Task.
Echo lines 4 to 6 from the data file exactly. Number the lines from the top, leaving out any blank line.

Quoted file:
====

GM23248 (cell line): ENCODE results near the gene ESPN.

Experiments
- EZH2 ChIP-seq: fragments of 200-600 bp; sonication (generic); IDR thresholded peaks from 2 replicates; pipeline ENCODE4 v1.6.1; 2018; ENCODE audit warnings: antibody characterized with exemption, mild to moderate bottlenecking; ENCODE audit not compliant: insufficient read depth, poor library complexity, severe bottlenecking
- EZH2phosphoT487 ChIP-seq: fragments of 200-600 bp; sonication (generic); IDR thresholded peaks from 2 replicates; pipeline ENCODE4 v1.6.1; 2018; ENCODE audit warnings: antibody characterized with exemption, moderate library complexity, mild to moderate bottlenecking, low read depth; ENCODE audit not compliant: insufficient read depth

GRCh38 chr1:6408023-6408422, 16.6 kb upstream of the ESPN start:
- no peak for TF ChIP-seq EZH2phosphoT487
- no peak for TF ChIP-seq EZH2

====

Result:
- EZH2phosphoT487 ChIP-seq: fragments of 200-600 bp; sonication (generic); IDR thresholded peaks from 2 replicates; pipeline ENCODE4 v1.6.1; 2018; ENCODE audit warnings: antibody characterized with exemption, moderate library complexity, mild to moderate bottlenecking, low read depth; ENCODE audit not compliant: insufficient read depth

GRCh38 chr1:6408023-6408422, 16.6 kb upstream of the ESPN start:
- no peak for TF ChIP-seq EZH2phosphoT487